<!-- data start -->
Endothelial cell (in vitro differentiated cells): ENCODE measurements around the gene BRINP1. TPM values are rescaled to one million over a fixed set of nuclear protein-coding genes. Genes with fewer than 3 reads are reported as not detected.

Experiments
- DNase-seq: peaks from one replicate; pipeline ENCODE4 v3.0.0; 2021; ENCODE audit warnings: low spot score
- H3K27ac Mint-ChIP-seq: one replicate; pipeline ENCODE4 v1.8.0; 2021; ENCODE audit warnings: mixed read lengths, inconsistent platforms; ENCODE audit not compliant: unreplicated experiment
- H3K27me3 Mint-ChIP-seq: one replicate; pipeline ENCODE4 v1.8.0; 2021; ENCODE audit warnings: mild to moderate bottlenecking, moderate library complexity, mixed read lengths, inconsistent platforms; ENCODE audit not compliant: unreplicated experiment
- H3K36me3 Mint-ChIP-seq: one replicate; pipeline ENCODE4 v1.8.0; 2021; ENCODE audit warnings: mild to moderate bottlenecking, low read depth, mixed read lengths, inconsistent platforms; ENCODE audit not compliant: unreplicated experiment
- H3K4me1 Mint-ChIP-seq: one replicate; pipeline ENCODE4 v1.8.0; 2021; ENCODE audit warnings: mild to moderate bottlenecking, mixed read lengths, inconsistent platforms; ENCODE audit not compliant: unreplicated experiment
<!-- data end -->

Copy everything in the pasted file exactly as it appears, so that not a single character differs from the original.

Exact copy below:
Endothelial cell (in vitro differentiated cells): ENCODE measurements around the gene BRINP1. TPM values are rescaled to one million over a fixed set of nuclear protein-coding genes. Genes with fewer than 3 reads are reported as not detected.

Experiments
- DNase-seq: peaks from one replicate; pipeline ENCODE4 v3.0.0; 2021; ENCODE audit warnings: low spot score
- H3K27ac Mint-ChIP-seq: one replicate; pipeline ENCODE4 v1.8.0; 2021; ENCODE audit warnings: mixed read lengths, inconsistent platforms; ENCODE audit not compliant: unreplicated experiment
- H3K27me3 Mint-ChIP-seq: one replicate; pipeline ENCODE4 v1.8.0; 2021; ENCODE audit warnings: mild to moderate bottlenecking, moderate library complexity, mixed read lengths, inconsistent platforms; ENCODE audit not compliant: unreplicated experiment
- H3K36me3 Mint-ChIP-seq: one replicate; pipeline ENCODE4 v1.8.0; 2021; ENCODE audit warnings: mild to moderate bottlenecking, low read depth, mixed read lengths, inconsistent platforms; ENCODE audit not compliant: unreplicated experiment
- H3K4me1 Mint-ChIP-seq: one replicate; pipeline ENCODE4 v1.8.0; 2021; ENCODE audit warnings: mild to moderate bottlenecking, mixed read lengths, inconsistent platforms; ENCODE audit not compliant: unreplicated experiment